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Too much telly? Now Brits are watching two shows at once

Live sports and tablet screens are turning Brits into a nation of ‘programme packers’ who watch two or more TV shows at the same time.

A survey by TV Licensing found that half of people asked said they had watched sport on a smartphone or tablet while watching something else on their TV.

Programme packing or ‘screen stacking’ have risen alongside an 84 per cent increase in household tablet ownership, and the increase in live sports shown over the summer.

People are more likely to watch catch-up TV on smartphones than on their TV
People are more likely to watch catch-up TV on smartphones than on their TV

Stephen Farmer, spokesperson for TV Licensing, said: “In days gone by you would have had to make a decision; which event to watch live and which to record to watch later in the hope you didn’t see the result beforehand.

“But with nearly half the population now owning a tablet and nearly two thirds owning smartphones according to Ofcom’s Communications Market Report, watching two live programmes simultaneously is easy.”

It would seem men are better than women when it comes to watching more than one programme at once too.

Nearly one in five men, and but just one in 10 women, said they had watched two live TV programmes at once over the last year.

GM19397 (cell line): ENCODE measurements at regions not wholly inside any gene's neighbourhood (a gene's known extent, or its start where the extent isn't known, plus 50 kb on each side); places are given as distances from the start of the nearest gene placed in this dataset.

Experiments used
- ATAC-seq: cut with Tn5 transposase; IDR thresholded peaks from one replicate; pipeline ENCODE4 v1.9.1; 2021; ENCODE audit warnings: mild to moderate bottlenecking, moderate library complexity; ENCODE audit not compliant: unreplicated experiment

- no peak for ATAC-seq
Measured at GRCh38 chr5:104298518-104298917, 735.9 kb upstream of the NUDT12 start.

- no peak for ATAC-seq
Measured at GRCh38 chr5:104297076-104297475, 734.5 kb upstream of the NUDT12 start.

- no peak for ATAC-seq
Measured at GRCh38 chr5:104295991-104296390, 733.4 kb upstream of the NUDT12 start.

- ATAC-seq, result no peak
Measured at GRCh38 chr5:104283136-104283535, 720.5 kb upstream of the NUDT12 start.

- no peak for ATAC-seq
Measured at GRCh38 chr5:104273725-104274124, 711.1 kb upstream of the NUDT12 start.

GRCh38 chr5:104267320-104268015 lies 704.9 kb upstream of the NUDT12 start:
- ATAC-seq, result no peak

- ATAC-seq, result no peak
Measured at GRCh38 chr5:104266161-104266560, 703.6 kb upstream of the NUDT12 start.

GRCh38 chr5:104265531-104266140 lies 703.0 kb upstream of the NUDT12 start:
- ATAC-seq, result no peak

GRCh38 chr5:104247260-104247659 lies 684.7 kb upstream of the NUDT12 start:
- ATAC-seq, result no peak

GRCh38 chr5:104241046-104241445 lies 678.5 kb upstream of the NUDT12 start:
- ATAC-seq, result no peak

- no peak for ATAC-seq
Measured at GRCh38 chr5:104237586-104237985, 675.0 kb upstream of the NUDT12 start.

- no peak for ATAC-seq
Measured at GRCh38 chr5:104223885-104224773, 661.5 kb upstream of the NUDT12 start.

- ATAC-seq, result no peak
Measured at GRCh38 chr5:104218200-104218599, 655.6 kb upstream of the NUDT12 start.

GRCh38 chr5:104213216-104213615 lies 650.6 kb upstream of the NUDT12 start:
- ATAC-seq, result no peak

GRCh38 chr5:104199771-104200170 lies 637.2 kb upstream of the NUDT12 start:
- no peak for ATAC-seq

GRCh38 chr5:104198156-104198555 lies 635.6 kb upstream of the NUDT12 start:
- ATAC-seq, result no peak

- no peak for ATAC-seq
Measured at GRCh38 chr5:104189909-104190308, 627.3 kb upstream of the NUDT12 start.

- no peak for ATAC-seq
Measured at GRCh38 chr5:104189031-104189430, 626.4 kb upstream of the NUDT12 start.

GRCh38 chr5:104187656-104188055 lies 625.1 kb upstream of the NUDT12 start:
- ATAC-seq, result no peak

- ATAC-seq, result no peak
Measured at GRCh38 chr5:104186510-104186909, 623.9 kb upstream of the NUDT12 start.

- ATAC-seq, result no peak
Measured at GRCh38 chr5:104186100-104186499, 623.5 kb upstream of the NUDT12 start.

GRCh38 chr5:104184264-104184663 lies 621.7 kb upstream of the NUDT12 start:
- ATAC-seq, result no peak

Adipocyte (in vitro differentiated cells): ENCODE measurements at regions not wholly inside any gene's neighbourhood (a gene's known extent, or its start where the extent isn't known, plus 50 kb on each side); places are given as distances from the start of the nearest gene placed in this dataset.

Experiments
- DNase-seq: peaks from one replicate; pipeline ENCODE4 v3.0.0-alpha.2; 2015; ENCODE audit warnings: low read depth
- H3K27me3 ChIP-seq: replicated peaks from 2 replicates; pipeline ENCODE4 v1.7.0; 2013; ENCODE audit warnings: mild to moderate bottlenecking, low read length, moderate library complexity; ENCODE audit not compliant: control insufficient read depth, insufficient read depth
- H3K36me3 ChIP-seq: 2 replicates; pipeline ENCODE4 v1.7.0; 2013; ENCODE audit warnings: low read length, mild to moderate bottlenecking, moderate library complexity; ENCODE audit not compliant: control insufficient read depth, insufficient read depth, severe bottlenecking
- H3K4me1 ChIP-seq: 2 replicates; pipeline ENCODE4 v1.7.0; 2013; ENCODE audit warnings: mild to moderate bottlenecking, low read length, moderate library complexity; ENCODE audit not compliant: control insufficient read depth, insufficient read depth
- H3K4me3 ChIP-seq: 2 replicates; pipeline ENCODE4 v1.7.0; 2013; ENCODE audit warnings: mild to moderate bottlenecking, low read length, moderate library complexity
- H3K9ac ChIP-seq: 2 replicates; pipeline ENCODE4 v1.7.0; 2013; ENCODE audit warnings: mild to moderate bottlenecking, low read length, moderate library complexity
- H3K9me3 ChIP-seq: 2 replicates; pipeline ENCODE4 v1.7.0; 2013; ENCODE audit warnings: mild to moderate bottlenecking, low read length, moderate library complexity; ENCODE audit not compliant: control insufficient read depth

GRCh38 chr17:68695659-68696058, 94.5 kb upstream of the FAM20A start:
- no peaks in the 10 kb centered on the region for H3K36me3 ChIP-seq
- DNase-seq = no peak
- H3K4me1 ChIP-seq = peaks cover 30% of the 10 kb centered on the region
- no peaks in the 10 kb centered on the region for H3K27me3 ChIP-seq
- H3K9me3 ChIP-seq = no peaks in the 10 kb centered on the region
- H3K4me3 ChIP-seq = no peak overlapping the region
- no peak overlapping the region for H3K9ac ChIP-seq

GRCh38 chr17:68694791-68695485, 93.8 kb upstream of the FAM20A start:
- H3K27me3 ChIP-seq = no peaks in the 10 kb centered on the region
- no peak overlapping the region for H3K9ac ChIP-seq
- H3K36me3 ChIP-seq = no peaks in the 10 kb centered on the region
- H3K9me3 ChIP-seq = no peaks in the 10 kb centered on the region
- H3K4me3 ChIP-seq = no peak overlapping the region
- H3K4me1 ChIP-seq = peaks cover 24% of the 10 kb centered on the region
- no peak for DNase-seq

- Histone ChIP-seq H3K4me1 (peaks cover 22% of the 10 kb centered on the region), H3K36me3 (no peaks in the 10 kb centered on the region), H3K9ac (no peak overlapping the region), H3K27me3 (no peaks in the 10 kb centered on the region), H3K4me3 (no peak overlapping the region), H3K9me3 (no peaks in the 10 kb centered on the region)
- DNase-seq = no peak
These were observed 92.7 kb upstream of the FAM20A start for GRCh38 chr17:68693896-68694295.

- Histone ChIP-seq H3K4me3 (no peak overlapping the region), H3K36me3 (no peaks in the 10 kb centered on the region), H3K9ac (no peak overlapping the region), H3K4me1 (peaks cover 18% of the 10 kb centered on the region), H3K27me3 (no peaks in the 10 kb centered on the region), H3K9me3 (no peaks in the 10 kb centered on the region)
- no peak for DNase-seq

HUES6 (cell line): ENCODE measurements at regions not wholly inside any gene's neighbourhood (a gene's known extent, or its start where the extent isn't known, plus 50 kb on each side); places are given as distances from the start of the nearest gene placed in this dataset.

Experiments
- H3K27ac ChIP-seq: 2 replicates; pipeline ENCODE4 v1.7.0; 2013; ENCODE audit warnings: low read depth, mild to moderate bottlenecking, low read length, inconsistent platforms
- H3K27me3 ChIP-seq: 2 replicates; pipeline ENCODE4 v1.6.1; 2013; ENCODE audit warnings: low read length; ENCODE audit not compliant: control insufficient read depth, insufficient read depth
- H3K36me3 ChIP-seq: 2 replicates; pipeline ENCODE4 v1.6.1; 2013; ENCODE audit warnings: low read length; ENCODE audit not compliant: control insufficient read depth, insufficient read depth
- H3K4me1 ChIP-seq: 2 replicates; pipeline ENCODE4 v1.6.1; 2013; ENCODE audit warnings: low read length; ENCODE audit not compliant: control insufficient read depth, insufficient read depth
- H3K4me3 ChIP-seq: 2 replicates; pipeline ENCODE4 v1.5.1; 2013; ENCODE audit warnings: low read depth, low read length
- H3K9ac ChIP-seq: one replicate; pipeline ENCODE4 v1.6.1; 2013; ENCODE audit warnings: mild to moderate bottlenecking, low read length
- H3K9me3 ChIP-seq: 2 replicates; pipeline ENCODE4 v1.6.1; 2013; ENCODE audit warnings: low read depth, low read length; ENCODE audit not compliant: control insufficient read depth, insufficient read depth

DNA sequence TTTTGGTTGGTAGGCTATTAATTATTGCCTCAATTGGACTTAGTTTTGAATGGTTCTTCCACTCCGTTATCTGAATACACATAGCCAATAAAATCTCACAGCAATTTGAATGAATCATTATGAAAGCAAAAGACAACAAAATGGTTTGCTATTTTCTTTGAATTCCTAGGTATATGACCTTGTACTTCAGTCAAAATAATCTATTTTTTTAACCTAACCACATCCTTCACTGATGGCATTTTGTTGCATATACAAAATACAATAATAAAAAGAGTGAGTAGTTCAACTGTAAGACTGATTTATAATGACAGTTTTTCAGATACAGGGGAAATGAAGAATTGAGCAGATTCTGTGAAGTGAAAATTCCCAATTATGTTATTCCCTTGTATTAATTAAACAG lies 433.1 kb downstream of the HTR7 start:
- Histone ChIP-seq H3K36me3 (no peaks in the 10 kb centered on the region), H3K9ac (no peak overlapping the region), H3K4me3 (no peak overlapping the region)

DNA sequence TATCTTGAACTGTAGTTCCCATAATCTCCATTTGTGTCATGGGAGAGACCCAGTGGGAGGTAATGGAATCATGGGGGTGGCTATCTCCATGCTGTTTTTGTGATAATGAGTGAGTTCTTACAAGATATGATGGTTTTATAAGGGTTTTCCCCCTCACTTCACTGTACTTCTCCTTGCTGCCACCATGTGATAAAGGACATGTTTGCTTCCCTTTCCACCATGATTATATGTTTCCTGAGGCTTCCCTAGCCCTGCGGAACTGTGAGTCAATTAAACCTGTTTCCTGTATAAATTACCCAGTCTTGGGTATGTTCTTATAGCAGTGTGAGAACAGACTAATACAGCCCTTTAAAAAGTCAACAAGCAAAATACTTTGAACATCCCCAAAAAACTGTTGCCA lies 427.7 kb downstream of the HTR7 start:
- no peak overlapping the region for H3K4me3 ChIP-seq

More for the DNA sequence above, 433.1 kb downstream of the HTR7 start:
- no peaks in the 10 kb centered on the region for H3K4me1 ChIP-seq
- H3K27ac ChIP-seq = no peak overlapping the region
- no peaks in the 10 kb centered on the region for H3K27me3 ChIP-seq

Only three per cent of the total population have tried ‘triple-stacking’, but that doubled for multitasking 18-24 year-olds, who can easily absorb Hollyoaks, Made In Chelsea and Celebrity Juice while tweeting.

The survey, conducted by YouGov for TV Licensing says that much of this is down to the public watching content on their tablets rather than just sticking to the traditional TV.

Live TV was the most popular kind of media watched on TV sets at 89 per cent, with the remaining 11 per cent opting to watch time-shifted programmes, either via TV catch-up services or recorded using a DVR or integrated recording service.

Only 15 per cent of people watched live TV on a tablet and 29 per cent on a smartphone, suggesting people were more likely to watch catch-up TV on those devices.

The report said that although the popularity of using video on demand services has increased, it still considerably lags behind live TV.


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